Study: BPA may contribute to childhood obesity

There is a new reason to shun containers that are made with bisphenol A.



A study by the Columbia Center for Children's Environmental Health found a link between BPA and childhood obesity.



Lori Hoepner and her fellow researchers studied 369 pregnant women from the South Bronx and Washington Heights who were in the third trimester of their pregnancies. The researchers found that 25 percent of the children born to the mothers were obese by age 7.



"There are many factors that lead to obesity," says Hoepner. "We are seeing that this could be one of the factors. We know the women were exposed to BPA because we could measure that in their urine."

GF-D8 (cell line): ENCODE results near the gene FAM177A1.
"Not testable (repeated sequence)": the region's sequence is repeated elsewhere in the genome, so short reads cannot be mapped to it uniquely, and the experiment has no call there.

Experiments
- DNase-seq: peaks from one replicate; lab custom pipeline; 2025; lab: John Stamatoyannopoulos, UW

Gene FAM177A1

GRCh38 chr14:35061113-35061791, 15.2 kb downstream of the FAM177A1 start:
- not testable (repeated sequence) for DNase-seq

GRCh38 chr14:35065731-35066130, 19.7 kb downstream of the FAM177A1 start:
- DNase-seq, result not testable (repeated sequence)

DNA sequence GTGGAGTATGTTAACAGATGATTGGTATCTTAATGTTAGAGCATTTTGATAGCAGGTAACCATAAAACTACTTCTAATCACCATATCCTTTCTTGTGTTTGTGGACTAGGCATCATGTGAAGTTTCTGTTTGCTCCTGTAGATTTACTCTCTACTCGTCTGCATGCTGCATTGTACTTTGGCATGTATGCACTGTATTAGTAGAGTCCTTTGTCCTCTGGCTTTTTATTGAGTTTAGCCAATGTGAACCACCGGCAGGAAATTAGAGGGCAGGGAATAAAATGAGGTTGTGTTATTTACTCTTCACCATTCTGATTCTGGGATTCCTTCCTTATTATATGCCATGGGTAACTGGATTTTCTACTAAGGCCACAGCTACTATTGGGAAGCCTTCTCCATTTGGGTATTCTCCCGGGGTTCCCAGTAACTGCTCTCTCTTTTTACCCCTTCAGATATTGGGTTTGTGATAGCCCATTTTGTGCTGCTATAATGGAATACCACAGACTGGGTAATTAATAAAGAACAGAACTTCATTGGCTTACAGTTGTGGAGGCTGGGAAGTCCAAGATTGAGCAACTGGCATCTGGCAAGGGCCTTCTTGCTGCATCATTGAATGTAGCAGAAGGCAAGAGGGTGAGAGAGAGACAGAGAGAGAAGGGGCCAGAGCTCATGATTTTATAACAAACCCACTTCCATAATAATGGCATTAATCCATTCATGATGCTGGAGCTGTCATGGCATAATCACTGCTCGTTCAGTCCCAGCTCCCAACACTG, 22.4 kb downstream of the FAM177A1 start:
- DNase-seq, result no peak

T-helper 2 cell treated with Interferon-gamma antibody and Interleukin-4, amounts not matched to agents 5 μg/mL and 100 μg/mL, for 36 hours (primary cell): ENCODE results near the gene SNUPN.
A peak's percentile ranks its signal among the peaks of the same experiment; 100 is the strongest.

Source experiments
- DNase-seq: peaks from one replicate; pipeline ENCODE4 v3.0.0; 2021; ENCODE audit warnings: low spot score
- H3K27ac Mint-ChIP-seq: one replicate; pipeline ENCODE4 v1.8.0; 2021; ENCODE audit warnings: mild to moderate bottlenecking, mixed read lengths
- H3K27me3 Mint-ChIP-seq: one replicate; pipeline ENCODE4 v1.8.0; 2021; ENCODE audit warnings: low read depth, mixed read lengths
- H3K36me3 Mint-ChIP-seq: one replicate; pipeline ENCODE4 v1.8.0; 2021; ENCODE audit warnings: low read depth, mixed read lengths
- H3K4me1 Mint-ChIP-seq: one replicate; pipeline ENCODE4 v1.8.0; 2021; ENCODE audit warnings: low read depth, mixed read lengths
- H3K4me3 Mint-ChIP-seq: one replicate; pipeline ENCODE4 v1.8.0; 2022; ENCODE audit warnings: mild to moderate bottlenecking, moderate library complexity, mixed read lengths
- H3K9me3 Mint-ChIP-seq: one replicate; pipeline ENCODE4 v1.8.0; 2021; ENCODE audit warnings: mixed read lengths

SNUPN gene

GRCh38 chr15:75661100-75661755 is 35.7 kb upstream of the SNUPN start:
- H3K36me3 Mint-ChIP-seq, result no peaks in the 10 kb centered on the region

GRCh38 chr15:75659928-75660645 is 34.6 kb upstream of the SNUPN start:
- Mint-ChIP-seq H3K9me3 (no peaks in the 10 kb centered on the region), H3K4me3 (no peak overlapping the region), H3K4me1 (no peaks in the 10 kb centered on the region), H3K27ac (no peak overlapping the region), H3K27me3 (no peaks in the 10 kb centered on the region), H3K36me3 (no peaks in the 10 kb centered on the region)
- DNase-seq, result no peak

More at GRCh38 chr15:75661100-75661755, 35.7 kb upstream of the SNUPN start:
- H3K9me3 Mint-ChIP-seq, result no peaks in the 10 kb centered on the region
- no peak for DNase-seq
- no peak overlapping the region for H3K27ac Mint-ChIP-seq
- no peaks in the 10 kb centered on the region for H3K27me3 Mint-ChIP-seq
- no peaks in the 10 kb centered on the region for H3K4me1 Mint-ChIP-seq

The chemical is found in plastic containers such as baby bottles, sippy cups and food-storage containers as well as in metal cans that contain food.



Some health experts recommend people limit their exposure to the chemical and store their drinks and foods in glass containers.



Researchers plan to follow the study participants for the next several years, focusing on long-term exposure to BPA and its link to obesity.


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